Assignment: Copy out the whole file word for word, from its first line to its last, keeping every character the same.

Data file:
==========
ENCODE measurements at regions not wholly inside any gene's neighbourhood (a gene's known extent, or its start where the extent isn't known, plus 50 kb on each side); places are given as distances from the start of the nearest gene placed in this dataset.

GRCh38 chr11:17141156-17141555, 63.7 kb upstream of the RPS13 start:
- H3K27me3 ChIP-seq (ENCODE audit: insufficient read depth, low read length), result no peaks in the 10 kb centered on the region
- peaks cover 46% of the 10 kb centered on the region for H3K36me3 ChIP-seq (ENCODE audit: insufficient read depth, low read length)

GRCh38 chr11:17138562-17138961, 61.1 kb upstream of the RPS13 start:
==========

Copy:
ENCODE measurements at regions not wholly inside any gene's neighbourhood (a gene's known extent, or its start where the extent isn't known, plus 50 kb on each side); places are given as distances from the start of the nearest gene placed in this dataset.

GRCh38 chr11:17141156-17141555, 63.7 kb upstream of the RPS13 start:
- H3K27me3 ChIP-seq (ENCODE audit: insufficient read depth, low read length), result no peaks in the 10 kb centered on the region
- peaks cover 46% of the 10 kb centered on the region for H3K36me3 ChIP-seq (ENCODE audit: insufficient read depth, low read length)

GRCh38 chr11:17138562-17138961, 61.1 kb upstream of the RPS13 start: